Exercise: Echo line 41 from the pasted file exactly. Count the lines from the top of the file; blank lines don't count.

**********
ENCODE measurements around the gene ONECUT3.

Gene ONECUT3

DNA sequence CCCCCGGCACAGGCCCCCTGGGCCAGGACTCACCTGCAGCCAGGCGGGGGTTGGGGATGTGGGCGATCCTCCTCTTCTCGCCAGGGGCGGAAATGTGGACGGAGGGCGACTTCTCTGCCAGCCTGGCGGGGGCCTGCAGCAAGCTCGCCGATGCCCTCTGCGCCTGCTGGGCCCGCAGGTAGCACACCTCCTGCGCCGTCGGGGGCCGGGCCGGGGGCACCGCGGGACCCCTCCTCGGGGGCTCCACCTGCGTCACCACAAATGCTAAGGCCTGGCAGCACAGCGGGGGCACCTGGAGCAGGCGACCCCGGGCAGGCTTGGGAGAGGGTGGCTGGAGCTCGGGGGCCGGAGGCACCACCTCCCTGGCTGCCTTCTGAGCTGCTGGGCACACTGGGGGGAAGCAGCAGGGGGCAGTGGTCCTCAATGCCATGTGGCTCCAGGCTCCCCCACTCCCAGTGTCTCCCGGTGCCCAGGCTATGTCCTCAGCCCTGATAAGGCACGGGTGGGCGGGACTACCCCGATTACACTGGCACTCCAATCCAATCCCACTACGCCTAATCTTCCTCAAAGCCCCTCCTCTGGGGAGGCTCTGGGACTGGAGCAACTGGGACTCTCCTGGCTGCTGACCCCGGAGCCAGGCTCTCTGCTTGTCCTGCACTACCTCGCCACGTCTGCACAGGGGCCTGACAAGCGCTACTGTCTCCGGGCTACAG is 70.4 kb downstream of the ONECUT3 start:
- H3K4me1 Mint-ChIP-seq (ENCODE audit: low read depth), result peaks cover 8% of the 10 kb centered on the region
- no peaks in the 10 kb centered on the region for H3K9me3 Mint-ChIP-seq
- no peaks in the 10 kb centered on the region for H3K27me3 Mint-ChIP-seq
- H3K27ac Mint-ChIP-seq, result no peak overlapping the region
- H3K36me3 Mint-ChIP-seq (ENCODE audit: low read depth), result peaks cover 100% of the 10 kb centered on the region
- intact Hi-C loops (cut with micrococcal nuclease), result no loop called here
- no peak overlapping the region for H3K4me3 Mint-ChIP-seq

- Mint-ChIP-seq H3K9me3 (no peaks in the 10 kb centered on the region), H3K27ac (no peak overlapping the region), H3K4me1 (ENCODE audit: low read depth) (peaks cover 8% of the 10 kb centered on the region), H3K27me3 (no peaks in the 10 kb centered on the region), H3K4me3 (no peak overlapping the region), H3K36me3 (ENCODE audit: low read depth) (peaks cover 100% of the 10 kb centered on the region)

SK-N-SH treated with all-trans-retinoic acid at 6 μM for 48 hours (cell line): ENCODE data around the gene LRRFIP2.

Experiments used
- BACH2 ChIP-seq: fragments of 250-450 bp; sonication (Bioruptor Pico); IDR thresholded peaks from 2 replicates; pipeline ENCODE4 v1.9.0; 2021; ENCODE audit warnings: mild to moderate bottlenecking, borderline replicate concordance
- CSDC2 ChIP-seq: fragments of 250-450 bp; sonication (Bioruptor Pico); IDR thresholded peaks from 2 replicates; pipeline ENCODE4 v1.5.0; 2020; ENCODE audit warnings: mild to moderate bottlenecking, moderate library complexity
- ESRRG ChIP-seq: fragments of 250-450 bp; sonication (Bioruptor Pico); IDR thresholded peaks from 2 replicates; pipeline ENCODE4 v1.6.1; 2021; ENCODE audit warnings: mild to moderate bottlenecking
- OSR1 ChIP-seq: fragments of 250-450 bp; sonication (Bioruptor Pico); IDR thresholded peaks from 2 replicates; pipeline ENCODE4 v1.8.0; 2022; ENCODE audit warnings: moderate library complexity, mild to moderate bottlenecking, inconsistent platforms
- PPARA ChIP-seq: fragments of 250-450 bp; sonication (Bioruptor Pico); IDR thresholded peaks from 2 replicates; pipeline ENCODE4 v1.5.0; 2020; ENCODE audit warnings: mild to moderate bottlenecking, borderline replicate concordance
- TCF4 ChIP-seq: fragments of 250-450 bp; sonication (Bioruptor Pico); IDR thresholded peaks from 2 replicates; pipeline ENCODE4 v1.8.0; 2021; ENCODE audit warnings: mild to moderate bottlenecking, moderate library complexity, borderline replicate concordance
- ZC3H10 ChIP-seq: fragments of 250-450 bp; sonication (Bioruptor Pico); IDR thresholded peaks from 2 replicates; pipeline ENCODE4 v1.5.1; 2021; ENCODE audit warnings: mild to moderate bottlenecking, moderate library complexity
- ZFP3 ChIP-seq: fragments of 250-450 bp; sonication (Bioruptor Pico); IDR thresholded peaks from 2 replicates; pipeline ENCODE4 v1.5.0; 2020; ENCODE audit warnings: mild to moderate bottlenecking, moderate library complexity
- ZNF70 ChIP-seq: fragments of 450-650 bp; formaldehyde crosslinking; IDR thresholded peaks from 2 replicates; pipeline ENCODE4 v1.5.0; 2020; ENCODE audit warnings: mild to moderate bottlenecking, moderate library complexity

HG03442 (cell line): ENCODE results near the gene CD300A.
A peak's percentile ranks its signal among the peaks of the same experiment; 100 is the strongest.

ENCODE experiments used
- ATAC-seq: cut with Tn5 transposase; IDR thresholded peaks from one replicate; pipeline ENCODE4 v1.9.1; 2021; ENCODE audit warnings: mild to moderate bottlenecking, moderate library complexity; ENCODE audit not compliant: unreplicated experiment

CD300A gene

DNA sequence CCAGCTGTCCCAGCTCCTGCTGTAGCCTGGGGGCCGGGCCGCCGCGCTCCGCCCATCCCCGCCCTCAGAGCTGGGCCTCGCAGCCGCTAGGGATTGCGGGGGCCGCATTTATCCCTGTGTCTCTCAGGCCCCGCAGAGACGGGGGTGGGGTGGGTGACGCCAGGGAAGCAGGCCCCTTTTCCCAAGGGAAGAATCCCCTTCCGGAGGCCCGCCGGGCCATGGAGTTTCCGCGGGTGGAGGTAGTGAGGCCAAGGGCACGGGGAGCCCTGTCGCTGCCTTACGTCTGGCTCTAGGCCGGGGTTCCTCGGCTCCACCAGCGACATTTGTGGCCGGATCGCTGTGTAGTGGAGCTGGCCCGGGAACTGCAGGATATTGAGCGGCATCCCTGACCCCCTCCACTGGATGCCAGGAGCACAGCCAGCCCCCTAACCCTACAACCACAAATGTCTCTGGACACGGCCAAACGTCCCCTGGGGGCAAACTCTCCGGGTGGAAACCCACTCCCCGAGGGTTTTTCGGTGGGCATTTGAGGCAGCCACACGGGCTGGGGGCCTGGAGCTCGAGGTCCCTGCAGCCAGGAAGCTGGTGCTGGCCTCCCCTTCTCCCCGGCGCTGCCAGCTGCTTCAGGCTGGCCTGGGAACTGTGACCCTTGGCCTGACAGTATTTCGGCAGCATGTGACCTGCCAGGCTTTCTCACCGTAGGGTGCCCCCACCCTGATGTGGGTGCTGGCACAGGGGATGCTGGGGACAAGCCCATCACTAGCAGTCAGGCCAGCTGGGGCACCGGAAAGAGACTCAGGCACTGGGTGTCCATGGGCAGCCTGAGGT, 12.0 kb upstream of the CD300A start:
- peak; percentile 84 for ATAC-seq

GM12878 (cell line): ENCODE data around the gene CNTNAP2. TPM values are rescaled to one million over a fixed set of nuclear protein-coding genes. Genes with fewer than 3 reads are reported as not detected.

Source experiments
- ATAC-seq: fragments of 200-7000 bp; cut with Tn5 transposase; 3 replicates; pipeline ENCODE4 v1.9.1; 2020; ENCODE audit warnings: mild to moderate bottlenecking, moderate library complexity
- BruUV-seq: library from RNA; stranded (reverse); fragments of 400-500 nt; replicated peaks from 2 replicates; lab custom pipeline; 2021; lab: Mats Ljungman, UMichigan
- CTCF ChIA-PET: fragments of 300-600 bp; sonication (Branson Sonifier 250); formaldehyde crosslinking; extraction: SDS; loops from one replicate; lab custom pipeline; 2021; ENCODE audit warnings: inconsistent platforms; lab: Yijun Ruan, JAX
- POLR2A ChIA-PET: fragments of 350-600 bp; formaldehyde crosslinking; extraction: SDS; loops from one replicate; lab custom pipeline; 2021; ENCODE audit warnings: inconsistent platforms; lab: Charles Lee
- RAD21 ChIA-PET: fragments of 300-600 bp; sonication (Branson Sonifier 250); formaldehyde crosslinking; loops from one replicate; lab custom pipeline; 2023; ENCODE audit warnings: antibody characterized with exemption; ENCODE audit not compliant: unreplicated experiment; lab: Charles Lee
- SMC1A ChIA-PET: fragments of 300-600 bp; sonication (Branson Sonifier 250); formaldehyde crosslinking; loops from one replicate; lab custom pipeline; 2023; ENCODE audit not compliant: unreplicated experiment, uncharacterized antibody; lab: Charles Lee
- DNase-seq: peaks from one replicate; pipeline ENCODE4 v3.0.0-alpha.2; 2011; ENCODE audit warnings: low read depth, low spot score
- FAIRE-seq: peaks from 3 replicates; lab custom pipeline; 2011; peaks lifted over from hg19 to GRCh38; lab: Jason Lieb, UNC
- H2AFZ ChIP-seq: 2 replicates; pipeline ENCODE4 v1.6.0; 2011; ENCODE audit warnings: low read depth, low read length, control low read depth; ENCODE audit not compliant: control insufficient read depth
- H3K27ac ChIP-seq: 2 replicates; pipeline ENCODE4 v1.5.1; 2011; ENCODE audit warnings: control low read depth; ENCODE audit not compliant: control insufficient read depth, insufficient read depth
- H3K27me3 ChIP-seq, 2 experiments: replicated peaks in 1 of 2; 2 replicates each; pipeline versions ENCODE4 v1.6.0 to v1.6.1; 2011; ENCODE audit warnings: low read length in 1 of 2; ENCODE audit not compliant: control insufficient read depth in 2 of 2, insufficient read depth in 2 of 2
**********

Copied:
- H3K27ac ChIP-seq: 2 replicates; pipeline ENCODE4 v1.5.1; 2011; ENCODE audit warnings: control low read depth; ENCODE audit not compliant: control insufficient read depth, insufficient read depth